The following quotes indicate the conflict the author is trying to portray that she states goes on way too much in the Black community. For instance, the quote “A black person gets killed just for being black, and all hell breaks loose. I’ve tweeted RIP hashtags, reblogged pictures on Tumblr, and signed every petition out there. I always said that if I saw it happen to somebody, I would have the loudest voice, making sure the world knew what went down. Now I am that person, and I’m too afraid to speak.” stated Starr (Thomas 34). This quote expresses how constant racism, discrimination, and police brutality are in her community. The author stated she wants to speak on the matter but is afraid to because of the consequences that she knew would later be brought upon her. It is one of the main conflicts throughout the novel because there is so much the author goes through but is too afraid to confide in anybody because she knows what they would think. Alongside that, this quote from the novel “We want freedom. We want the power to determine the destiny of our black and oppressed communities. We want an immediate end to police brutality and the murder of black people, other people of color, and oppressed people. Complete freedom, justice, and equality, by any means necessary (Thomas 208).” The author Angie Thomas conveys to the audience that the Black community has demonstrated that those conflicts are injustice and they demand an immediate change in the system because the community has been completely racially profiled every day in their lives. The quote also implies that the rights of the black community have diminished throughout the years, making them fight for those natural born rights, and demonstrates what the racial demographic has come to. This next quote puts the main goal of the novel in a nutshell, “Everybody wants to talk about how Khalil died,” I say. “But this isn’t about how Khalil died. It’s about the fact that he lived. His life mattered. Khalil lived!” I look at the cops again. “You hear me? Khalil lived! (Thomas 310)” In this quotation in chapter twenty-four of a moment of anger and triumph, Starr reminds everyone present that a teenage boy was murdered. Throughout the novel, the police and media quickly find reasons why Khalil’s death was inevitable and justified by portraying him as a drug dealer. However, with this speech, Starr breaks down the narrative that Khalil’s life, by its existence, had unconditional value. This strong stand marks an important moment for the main character’s development because it is the first time she publicly speaks out without any measures to protect her identity. With the lawyer's encouragement, Starr has learned to use her voice as a weapon. Throughout this novel, with everything going on, the author has had two different personalities because she was afraid to confide in anyone regarding the matter, as well as so she wouldn't be racially profiled.

In correlation to the racism and discrimination topic, the book The Great Gatsby discriminates against people who aren’t necessarily rich. For instance, this remark “It's up to us (white people), who are the dominant race, to watch out or these other races will have control of things(Fitzgerald 13)' implies that the main characters thought very highly of themselves and treated other people of different race in contradicting ways because they did not want to be seen as anything less than the other race. Racism during the early 1900s was common and was usually between the white race and the colored race. During this time, whites were most dominant and had the ideology that their race was superior compared to colored races. Another quote that represents racism in the book is “A limousine passed us, driven by a white chauffeur, in which say three modish Blacks' (Fitzgerald 58). This suggests that the character is being discriminative because he was surprised at the fact that there were rich black people. Also, expresses that he was surprised at the fact that the chauffeur was white because normally white people were rich and did not have jobs like that. This quote correlates with the novel The Hate You Give because the characters in The Great Gatsby were being discriminatory and racist towards colored people similar to how Starr was being treated by the “white supremacy.” Lastly in the novel To Kill a Mockingbird, the character Atticus Finch states “Before I can live with other folks, I’ve got to live with myself. The one thing that doesn’t abide by majority rule is a person’s conscience (Finch 66).” I think this quote corresponds with The Hate You Give because this quote implies that you change who you are around other people but your conscience is always going to follow you around telling you that you should have done something different. It is similar to the novel The Hate You Give because the author Angie Thomas did go through something similar to that, she grew up “code-switching” around other people knowing she needed to speak upon the matter which is what this quote implies.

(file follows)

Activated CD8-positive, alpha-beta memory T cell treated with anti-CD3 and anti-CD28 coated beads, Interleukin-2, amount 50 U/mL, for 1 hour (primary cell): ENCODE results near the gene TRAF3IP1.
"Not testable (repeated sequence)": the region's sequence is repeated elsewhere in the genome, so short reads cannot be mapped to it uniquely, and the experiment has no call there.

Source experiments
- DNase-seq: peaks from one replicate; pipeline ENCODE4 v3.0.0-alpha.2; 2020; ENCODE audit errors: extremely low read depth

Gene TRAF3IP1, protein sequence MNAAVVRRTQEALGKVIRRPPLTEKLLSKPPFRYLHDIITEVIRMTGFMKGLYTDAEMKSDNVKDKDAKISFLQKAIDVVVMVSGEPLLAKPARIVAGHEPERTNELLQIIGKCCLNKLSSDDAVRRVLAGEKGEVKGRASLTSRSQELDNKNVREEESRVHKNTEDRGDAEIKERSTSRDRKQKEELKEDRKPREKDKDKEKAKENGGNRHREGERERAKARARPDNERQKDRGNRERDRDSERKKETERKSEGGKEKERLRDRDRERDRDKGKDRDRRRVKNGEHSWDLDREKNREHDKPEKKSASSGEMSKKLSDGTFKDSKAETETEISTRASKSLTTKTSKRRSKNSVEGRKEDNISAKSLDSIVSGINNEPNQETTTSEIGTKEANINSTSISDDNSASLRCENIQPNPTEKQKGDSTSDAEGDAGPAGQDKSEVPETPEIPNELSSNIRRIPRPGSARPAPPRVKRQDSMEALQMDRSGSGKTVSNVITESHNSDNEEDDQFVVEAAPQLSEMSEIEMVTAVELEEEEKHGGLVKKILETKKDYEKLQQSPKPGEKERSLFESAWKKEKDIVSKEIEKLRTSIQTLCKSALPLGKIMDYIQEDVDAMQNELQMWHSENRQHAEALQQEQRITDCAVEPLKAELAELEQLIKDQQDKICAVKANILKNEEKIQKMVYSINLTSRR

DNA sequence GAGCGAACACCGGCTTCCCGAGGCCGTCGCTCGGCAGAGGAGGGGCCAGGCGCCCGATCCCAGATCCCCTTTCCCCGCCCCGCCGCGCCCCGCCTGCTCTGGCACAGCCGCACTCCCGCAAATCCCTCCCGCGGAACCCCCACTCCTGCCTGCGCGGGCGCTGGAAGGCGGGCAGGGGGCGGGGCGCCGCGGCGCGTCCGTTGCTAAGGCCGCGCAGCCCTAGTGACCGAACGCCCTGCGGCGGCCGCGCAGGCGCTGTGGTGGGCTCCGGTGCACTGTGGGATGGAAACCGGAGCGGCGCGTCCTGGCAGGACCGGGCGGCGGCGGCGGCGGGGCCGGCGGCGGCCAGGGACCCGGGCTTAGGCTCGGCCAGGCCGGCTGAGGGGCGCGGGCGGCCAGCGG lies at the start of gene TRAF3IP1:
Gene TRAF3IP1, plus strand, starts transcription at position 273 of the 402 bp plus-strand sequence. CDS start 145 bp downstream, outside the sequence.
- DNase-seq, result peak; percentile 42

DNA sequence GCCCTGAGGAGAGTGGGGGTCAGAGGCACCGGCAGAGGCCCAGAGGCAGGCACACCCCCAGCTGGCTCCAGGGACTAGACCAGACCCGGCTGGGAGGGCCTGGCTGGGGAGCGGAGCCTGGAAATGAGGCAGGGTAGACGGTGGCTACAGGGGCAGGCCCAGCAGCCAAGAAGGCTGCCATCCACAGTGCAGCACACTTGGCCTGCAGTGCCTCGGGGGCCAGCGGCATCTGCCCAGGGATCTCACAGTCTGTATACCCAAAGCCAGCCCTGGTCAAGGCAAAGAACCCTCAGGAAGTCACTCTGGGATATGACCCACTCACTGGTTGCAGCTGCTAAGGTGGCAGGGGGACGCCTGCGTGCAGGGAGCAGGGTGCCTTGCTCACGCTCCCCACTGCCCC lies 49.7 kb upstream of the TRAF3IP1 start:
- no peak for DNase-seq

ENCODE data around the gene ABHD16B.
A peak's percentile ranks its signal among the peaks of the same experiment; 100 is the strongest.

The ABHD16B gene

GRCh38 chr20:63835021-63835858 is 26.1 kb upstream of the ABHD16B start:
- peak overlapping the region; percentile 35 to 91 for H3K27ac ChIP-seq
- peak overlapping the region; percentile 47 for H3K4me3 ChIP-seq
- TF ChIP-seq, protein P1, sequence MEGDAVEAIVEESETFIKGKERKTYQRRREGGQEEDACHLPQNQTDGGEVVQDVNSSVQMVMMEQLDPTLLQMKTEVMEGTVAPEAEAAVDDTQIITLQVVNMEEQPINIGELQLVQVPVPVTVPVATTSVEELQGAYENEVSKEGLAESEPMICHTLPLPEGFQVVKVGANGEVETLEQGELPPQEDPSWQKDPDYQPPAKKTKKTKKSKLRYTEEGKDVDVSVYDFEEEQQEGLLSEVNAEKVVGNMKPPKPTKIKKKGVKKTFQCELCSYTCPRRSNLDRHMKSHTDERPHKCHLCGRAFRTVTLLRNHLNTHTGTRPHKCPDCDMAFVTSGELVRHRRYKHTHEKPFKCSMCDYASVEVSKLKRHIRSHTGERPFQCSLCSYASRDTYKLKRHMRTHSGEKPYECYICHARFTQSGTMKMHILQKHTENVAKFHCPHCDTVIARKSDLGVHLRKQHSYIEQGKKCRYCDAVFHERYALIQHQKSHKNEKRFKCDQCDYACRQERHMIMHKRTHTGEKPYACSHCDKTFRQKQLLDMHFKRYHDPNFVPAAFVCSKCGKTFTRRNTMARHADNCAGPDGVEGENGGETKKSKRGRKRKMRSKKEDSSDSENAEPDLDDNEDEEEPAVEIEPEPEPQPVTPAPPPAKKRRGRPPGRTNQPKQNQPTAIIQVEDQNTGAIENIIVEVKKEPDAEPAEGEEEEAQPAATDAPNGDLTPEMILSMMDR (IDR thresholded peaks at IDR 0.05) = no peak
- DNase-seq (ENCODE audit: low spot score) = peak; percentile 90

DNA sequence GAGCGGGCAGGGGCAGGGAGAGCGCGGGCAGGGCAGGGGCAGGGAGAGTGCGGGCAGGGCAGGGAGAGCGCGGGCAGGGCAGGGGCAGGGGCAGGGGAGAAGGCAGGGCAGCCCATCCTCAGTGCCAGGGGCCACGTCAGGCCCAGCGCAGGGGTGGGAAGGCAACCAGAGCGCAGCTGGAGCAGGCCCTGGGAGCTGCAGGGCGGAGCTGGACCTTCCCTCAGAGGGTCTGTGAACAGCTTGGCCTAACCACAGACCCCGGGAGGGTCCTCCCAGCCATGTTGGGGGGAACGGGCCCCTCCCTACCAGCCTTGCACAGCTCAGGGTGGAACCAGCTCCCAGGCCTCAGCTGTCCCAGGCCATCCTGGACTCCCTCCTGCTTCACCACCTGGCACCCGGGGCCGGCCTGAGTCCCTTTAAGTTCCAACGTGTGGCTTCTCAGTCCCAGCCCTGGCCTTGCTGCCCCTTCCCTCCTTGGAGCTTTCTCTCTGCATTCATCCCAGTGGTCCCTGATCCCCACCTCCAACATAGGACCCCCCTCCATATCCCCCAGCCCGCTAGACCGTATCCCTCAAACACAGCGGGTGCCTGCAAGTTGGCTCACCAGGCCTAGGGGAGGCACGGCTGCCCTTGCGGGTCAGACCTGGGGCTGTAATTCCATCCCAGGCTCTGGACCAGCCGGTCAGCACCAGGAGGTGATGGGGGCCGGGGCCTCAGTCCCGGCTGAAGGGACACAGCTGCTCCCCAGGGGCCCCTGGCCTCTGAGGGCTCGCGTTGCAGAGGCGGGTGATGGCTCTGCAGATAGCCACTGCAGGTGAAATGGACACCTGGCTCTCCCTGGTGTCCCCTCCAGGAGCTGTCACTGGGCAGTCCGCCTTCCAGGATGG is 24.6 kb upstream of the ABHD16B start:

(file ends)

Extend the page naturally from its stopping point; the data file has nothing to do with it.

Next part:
In the end, the author Angie Thomas renders the heroines sympathetic to the reader by demonstrating the racism and discrimination throughout her life which is expressed in the novel. She demonstrated the effects it had on her, the hardships she went through because of racism and discrimination, and the consequences brought upon her while trying to diminish it.  

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Essay on Racism in ‘The Great Gatsby’. (2024, April 10). Edubirdie. Retrieved May 24, 2024, from